The REAL problem (as others here have mentioned) is that we don’t have a “standard” e-book format that can be read by all the extant e-reader devices. (shrug) It’s a huge step for Sony that they support things *other* than BBeB in the first place — they even have an SD card slot! That’s a huge concession, seeing as it’s Sony. :)

    Back-Lighting — this comes up a LOT. e-ink is, in fact, opaque. You’d just as well try backlighting a piece of plywood. :) The way it works is by moving black and white particles around inside tiny bubbles, but when a given bubble is white on the *front,* all the little black particles are at the *back* of that bubble. There are, however, a number of ways to light a regular paper book (pbook) that we’re already familiar with that will work for this. The one I want to try is the LightWedge.com approach. But there you go.

    DRM — note that the DRM limitations only apply to *books bought from Sony’s Connect store* — if you don’t plan on using that service, then you don’t really care what they do with their DRM, right? I don’t. :)

    Somebody mentioned hacking — let me point out that the Sony runs a Linux OS. That alone pretty much *guaranties* it will be hacked. :D Some of the folks over at MobileRead.com started hacking their iLiad Readers before they fully charged the batteries.

    MacPuters — the only thing about the Sony Reader that doesn’t work with a Mac is the Sony Connect Store software. You can load your content onto an SD or Memory Stick and transfer it that way, or presumably you can treat it as a USB drive (it isn’t yet clear if that will actually work or not). Again, if you don’t want to buy Sony’s nasty DRMed books (and who can blame you?) then you don’t need the Connect Software. If you don’t need the software to read stuff of your own and from other sources, then what does it matter if it won’t run on your Mac? As far as you’re concerned, Sony can take their XP only software and …. :)

    Several folks mentioned a Palm-based reader, I currently read on my Tungsten T3, I’d far rather have an e-ink screen. Increased legibility, decreased eye-strain, battery life in excess of the paltry 3 hours my Palm gives me (with the backlight turned down, thank you)…. Well, you get the idea. :) These benefits will go along with *any* e-ink device, not just Sony, but also the other choices I mentioned above. Check out the MobileRead forums for details. I should also mention here, that I believe all three of these readers allow for font resizing/zooming on the fly. I know the Sony does, and I’m pretty sure the other two are supposed to when they’re software is complete. :)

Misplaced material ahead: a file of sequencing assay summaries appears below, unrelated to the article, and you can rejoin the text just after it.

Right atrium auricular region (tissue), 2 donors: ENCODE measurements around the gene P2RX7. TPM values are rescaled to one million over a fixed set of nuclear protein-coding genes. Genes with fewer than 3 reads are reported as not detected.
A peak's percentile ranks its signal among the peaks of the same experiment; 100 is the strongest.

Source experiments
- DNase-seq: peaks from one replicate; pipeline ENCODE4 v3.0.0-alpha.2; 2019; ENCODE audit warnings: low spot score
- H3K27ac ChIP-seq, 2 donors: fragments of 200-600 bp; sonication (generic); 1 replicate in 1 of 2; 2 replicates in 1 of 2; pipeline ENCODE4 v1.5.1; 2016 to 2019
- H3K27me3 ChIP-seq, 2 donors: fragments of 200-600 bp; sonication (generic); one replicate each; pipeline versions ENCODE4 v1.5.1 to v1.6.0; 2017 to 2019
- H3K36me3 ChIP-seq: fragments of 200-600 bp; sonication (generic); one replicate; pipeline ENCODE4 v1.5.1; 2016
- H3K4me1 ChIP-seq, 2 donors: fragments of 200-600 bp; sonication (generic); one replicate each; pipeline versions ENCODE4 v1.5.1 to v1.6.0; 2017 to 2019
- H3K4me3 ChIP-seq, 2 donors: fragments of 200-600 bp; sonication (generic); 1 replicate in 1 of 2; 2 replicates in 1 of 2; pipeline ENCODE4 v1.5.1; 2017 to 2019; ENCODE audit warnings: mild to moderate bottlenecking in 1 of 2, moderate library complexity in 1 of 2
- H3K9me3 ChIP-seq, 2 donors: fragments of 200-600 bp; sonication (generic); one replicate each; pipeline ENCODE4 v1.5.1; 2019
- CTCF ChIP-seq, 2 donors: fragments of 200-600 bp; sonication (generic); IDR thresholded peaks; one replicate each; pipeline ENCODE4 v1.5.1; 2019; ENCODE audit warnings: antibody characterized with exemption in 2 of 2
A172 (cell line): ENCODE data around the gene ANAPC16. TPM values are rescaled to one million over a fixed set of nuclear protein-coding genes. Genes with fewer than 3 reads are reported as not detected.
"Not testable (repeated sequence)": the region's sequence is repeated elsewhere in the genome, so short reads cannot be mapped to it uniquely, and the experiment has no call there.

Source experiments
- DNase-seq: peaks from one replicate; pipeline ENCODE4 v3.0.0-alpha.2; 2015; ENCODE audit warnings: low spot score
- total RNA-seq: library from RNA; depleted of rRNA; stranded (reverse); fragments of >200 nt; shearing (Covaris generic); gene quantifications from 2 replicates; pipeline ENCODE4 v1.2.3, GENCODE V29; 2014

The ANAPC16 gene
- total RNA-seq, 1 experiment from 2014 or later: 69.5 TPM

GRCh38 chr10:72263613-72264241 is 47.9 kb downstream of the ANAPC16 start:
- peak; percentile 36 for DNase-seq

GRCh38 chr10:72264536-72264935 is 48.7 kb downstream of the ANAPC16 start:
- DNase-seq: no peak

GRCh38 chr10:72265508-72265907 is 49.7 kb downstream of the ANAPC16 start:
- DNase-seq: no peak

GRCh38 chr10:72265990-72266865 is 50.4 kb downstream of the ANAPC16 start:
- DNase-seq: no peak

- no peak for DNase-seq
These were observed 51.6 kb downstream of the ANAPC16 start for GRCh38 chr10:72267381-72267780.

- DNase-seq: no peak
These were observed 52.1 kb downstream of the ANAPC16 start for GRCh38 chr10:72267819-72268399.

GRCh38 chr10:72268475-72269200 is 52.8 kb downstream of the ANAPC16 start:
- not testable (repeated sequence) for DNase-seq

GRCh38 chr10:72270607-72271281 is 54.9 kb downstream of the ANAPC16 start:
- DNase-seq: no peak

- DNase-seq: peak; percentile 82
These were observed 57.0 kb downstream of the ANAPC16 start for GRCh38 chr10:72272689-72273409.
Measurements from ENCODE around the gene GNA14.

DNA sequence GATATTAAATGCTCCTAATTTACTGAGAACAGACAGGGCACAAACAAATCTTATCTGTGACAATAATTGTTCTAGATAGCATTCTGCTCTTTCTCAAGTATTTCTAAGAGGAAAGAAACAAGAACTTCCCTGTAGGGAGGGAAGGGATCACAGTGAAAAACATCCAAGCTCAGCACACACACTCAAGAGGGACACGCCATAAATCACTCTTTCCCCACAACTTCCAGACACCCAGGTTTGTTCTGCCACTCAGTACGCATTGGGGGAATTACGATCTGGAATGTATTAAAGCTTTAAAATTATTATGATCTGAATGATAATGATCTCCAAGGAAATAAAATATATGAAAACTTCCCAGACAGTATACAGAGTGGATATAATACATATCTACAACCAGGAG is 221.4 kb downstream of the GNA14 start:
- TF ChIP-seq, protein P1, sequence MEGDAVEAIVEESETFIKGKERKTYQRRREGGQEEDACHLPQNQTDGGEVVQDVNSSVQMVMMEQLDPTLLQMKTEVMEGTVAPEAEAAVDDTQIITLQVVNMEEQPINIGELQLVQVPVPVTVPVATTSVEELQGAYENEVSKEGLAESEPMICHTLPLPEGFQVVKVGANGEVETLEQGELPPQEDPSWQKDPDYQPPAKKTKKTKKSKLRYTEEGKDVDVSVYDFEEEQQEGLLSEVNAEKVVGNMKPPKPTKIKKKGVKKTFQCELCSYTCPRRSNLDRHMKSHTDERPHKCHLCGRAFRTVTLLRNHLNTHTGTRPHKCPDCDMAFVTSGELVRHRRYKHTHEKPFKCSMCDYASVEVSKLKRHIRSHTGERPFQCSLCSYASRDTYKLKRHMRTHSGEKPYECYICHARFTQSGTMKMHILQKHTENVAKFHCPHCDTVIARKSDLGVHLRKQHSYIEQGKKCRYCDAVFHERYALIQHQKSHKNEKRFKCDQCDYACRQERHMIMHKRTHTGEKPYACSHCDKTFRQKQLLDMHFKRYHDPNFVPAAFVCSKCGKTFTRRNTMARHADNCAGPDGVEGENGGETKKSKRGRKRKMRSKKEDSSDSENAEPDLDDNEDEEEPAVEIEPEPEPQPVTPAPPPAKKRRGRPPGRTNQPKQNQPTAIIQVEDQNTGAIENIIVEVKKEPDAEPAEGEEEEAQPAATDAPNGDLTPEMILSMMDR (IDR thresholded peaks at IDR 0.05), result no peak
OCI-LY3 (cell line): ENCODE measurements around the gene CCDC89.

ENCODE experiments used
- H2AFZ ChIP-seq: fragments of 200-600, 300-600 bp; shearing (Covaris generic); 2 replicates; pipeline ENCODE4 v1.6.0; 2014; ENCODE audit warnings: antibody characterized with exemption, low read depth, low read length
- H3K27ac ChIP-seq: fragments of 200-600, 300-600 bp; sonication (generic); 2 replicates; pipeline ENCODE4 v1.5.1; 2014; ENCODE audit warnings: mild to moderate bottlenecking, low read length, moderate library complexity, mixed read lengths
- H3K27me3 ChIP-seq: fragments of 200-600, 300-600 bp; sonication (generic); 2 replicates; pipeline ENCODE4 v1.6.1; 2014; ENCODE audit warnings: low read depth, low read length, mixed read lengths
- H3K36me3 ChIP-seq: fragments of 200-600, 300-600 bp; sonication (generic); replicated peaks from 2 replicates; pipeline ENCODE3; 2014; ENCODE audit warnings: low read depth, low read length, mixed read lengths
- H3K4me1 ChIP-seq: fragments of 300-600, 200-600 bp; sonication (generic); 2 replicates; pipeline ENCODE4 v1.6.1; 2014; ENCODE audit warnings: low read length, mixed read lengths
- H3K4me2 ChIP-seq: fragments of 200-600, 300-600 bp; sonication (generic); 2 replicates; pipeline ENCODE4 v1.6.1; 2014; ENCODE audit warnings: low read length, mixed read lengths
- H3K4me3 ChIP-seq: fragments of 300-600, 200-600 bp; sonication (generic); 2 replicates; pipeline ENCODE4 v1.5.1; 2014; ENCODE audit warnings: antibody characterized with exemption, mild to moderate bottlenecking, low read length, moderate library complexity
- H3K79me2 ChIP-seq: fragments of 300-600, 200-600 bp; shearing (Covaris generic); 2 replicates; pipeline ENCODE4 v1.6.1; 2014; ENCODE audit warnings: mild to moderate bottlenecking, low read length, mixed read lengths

I suppose here is a good place to comment on the screen. I’ve seen one of these displays for myself on an iRex iLiad — a fellow who lives near me bought one, and was gracious enough to let me buy him coffee and drool over his new toy. I’ve been following e-ink for several years now, I’ve read the hyperbolic descriptions of just how wonderful the screen is. In short, I *expected* it to be amazing. I was *still* just plain *amazed* by how good it is. If you printed something onto very light gray paper with a laser printer and put it inside a sheet protector, you would get a pretty good idea of what an e-ink display looks like.

    Somebody mentioned MP3′s — all three of the e-ink readers play (unsecured) MP3 files, it happens that the Sony plays AAC files too. :) Not playing WMA files has more to do with MicroSoft’s licensing practices than anything else, I expect.

    The iRex iLiad was mentioned too. Right now, they’re selling those units, but they’re requiring a formal acknowledgement from customers that the OS and Apps are still not finished. The screen refreshes are getting increasingly faster with each OS release — the progress can be followed on iRex’s forum, and also on MobileRead.com’s forum. I’d suggest waiting until they announce that the OS is where they want it to be before making any real evaluations as to how it performs. It’s only fair, right? :)

    Refresh rates — e-ink displays *are* a bit slow to refresh. There’s two basic speeds, full and quick, that run 1 second and .5 seconds, respectively. The difference is that the full has less ghosting, but the slow way’s ghosting is supposed to be about like show through on a pbook’s page. Before reacting too much to the refresh rate, consider how long it takes you to flip a paper page (especially when they want to stick together!) — a second really isn’t that egregious. As the iLiad software gets closer to where it is aimed to be, the page turns get closer to the 1 second, range. It comes back to the question of are these drawbacks things I’m willing to deal with to get the benefits? The trade-offs on an e-ink reader seem to be pretty minor from what I can tell. But that’s my perspective. (shrug)

    EBookwise/RocketBook reader — I think the best comment I can make on that is that a fair number of the folks over at the MobileRead forums now itching for e-ink are former or current users of EBookwise/RocketBook readers, and others like them. :)

  23. Scott
    Dec 09, 2006 @ 21:48:54

    I purchased the sony e-book and I’m extremely unhappy with it. I can read pdf files better on my PDA then I can with this piece of junk. If this would work the way I expected it would be a perfect fit for my needs.

  24. NatCh
    Dec 10, 2006 @ 23:53:48

    Yeah, the A4 (Letter Sized) PDF thing has become pretty well known in the ~2.5 months since the Reader has been out — it just doesn’t work very well to display an A4 page on a 6″ screen. :(